H2S: A Novel Gasotransmitter that Signals by Sulfhydration

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154 Scopus citations


Hydrogen sulfide (H2S) is a member of the growing family of gasotransmitters. Once regarded as a noxious molecule predominantly present in the atmosphere, H2S is now known to be synthesized endogenously in mammals. H2S participates in a myriad of physiological processes ranging from regulation of blood pressure to neuroprotection. Its chemical nature precludes H2S from being stored in vesicles and acting on receptor proteins in the fashion of other chemical messengers. Thus, novel cellular mechanisms have evolved to mediate its effects. This review focuses on sulfhydration (or persulfidation), which appears to be the principal post-translational modification elicited by H2S.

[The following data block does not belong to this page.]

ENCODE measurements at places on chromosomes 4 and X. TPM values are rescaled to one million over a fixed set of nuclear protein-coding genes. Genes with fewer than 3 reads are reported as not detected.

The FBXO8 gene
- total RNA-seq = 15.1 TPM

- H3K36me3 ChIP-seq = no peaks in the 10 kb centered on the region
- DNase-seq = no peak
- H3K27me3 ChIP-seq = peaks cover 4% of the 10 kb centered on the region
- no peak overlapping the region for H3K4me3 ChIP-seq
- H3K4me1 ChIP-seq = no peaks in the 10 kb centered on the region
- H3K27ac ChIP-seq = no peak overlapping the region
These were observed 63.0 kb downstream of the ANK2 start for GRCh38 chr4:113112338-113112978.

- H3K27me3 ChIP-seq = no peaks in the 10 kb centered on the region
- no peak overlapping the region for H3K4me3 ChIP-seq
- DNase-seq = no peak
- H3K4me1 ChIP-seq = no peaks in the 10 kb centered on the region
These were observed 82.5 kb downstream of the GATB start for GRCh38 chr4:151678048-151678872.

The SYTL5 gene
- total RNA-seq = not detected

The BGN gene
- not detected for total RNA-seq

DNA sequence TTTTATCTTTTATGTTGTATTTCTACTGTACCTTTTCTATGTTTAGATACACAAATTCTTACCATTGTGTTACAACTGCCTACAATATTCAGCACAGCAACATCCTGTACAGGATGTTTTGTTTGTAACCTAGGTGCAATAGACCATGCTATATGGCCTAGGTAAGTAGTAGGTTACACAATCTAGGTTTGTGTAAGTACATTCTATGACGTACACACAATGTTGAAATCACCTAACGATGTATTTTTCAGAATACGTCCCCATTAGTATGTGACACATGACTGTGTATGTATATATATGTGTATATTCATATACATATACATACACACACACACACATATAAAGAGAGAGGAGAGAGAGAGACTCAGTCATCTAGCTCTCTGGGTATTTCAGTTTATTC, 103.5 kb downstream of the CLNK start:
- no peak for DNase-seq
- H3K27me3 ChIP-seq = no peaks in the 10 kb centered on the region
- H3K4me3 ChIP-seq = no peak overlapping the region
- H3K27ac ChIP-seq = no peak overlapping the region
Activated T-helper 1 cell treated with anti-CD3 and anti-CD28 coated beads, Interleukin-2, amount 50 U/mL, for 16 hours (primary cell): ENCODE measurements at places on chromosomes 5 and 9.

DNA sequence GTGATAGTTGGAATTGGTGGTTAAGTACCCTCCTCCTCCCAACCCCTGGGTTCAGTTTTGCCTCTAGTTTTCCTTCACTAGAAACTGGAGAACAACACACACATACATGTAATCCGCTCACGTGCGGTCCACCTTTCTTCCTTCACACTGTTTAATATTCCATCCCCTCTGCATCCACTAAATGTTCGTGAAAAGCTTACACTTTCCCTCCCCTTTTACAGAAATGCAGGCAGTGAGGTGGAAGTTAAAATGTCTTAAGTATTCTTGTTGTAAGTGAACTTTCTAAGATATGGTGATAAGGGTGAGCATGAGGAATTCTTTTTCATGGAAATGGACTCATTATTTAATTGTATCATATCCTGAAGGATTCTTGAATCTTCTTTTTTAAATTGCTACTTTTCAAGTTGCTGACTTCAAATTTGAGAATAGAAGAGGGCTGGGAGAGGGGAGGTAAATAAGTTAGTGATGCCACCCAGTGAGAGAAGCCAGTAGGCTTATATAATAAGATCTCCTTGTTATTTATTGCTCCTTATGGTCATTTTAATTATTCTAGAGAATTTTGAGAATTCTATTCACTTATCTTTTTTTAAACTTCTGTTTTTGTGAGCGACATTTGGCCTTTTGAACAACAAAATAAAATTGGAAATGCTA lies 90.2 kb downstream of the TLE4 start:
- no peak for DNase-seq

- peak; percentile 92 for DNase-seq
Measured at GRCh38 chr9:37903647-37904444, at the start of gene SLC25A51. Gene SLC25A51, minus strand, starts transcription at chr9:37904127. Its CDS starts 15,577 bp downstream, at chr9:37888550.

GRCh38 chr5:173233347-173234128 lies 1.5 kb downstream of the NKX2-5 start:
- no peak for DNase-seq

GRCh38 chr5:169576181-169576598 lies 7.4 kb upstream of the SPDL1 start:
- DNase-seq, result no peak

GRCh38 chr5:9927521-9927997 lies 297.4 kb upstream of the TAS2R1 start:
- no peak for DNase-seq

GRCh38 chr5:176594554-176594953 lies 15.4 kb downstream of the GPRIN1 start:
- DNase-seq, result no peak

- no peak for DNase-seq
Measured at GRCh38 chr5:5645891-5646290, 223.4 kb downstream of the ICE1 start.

Original languageEnglish (US)
Pages (from-to)687-700
Number of pages14
JournalTrends in biochemical sciences
Issue number11
StatePublished - 2015


  • Cysteine
  • Gasotransmitter
  • Hydrogen sulfide
  • Sulfhydration

ASJC Scopus subject areas

  • Biochemistry
  • Molecular Biology


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